Which Way

I'm sure that Times readers are eating it up today, believing everything that Bill Ayers has to say in his self-serving op-ed piece.
IN the recently concluded presidential race, I was unwillingly thrust upon the stage and asked to play a role in a profoundly dishonest drama. I refused, and here’s why.
Poor boy.
Unable to challenge the content of Barack Obama’s campaign, his opponents invented a narrative about a young politician who emerged from nowhere, a man of charm, intelligence and skill, but with an exotic background and a strange name. The refrain was a question: “What do we really know about this man?”
Invented? Wasn't that the obvious question to ask about an inexperienced candidate, driven home by his strong affiliations with the lunatic fringe?
Secondary characters in the narrative included an African-American preacher with a fiery style, a Palestinian scholar and an “unrepentant domestic terrorist.” Linking the candidate with these supposedly shadowy characters, and ferreting out every imagined secret tie and dark affiliation, became big news.
There was nothing "supposedly shadowy" about any of them, particularly Wright, Pfleger and Ayers. Wright and Pfleger are bizarre exploiters of the underclass and the racial divide - and Ayers once fought a war against America. It's all pretty simple, and obvious.
Now that the election is over, I want to say as plainly as I can that the character invented to serve this drama wasn’t me, not even close. Here are the facts:
Okay. Let's see how much he's spinning.
I never killed or injured anyone...  In 1970, I co-founded the Weather Underground, an organization that was created after an accidental explosion that claimed the lives of three of our comrades in Greenwich Village. The Weather Underground went on to take responsibility for placing several small bombs in empty offices — the ones at the Pentagon and the United States Capitol were the most notorious — as an illegal and unpopular war consumed the nation.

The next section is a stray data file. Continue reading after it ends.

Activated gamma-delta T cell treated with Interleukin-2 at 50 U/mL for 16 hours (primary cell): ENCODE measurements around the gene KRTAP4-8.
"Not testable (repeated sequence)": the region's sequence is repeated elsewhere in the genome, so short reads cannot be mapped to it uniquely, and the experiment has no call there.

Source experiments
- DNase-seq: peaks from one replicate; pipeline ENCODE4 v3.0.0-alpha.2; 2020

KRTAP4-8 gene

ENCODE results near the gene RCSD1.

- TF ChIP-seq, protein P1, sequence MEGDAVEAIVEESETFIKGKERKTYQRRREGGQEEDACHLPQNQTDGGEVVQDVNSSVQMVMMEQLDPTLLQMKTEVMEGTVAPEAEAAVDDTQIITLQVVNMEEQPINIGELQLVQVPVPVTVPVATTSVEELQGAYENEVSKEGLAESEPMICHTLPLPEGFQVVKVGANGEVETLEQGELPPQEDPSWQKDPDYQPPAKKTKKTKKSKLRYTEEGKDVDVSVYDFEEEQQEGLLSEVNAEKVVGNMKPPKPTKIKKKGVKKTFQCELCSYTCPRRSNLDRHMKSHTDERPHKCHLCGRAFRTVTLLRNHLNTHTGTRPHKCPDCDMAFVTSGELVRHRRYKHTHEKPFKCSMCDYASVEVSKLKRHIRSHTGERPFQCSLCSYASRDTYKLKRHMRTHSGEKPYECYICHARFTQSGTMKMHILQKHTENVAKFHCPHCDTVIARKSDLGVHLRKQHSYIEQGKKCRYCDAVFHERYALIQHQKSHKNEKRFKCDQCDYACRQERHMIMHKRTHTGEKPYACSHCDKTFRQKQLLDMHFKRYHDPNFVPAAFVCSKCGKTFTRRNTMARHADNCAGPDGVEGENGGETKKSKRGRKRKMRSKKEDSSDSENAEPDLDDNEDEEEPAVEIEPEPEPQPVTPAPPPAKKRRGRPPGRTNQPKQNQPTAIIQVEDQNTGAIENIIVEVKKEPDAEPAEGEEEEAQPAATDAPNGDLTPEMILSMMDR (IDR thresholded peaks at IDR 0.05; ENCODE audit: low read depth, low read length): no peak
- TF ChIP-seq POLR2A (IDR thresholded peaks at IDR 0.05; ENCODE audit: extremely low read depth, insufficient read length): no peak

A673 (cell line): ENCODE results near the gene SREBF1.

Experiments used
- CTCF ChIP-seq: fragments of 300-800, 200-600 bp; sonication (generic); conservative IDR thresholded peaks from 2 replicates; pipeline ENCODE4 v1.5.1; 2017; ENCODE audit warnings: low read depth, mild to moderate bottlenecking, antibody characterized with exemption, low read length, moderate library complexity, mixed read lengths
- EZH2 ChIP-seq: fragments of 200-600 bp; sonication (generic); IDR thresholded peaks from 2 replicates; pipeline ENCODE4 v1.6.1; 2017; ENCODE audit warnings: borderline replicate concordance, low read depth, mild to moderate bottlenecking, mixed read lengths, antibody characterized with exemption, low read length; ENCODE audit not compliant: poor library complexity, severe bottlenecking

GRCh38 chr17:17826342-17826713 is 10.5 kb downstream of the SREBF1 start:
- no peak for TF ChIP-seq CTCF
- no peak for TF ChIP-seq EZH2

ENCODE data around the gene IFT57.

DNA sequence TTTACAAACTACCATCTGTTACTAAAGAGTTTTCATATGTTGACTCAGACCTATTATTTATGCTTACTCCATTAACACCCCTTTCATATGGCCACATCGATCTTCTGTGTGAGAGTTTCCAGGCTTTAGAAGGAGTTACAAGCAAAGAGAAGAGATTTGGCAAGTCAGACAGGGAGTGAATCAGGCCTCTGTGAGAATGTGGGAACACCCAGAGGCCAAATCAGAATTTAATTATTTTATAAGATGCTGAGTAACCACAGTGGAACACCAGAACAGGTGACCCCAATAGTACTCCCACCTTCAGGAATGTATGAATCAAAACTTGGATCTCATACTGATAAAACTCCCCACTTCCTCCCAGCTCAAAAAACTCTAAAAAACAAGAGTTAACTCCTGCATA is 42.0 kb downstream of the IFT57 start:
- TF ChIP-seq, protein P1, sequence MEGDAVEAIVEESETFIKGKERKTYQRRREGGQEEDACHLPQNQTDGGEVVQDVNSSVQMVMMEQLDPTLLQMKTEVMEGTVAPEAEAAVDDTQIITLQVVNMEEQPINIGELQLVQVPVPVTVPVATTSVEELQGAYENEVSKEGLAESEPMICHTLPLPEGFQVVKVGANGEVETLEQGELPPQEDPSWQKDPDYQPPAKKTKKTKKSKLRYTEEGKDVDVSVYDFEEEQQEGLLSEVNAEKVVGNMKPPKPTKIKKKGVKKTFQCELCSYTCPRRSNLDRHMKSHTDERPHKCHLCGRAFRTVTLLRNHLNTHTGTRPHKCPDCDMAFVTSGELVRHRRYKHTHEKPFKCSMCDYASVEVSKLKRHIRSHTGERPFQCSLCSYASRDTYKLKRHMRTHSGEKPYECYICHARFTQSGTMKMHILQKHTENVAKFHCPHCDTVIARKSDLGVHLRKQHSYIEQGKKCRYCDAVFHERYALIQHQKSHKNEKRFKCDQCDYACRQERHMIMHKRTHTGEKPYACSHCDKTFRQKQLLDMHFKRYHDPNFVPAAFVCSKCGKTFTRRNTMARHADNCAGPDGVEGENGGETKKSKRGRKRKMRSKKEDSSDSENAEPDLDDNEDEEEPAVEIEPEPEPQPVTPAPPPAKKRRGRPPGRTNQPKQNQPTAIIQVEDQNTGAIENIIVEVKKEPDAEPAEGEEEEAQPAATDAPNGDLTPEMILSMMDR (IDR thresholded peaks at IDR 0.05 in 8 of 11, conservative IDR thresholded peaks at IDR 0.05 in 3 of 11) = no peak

His use of the word illegal is important. He's saying the evil misdeeds of the U.S. government justified his evil, illegal misdeeds - he comes out on top of the moral scale.
The Weather Underground crossed lines of legality, of propriety and perhaps even of common sense. Our effectiveness can be — and still is being — debated. We did carry out symbolic acts of extreme vandalism directed at monuments to war and racism, and the attacks on property, never on people, were meant to respect human life and convey outrage and determination to end the Vietnam war.
Setting off bombs is a shaky way to make individuals more safe. People did die as a result of the Weathermen's activities.
Peaceful protests had failed to stop the war. So we issued a screaming response. But it was not terrorism; we were not engaged in a campaign to kill and injure people indiscriminately, spreading fear and suffering for political ends.
Here's the dictionary definition of terrorism:
1. the use of violence and threats to intimidate or coerce, esp. for political purposes. 2. the state of fear and submission produced by terrorism or terrorization.
I cannot imagine engaging in actions of that kind today. And for the past 40 years, I’ve been teaching and writing about the unique value and potential of every human life, and the need to realize that potential through education.
Well, which is it? If what Ayers was doing was so noble, the required response to an immoral government - if we shouldn't look at him as a bad person, and thus, question the nature of Barack's relationship with him - then why wouldn't he do it all over? Which, by the way, he and his wife and co-conspirator say they we do.
The antiwar movement in all its commitment, all its sacrifice and determination, could not stop the violence unleashed against Vietnam. And therein lies cause for real regret.
The truth about their relationship will not be revealed by Ayers, who continues the phony storyline that they were neighbors who happened to serve on a board together.
President-elect Obama and I sat on a board together; we lived in the same diverse and yet close-knit community; we sometimes passed in the bookstore. We didn’t pal around, and I had nothing to do with his positions. I knew him as well as thousands of others did, and like millions of others, I wish I knew him better.
Demonization, guilt by association, and the politics of fear did not triumph, not this time. Let’s hope they never will again. And let’s hope we might now assert that in our wildly diverse society, talking and listening to the widest range of people is not a sin, but a virtue.
The fact that Bill Ayers never went to prison is a sin. And that he is embraced and applauded by the liberal/educational elite is as well. Seeing the truth come out about the relationship between Ayers and Obama, someday, will be as nice as having OJ finally behind bars.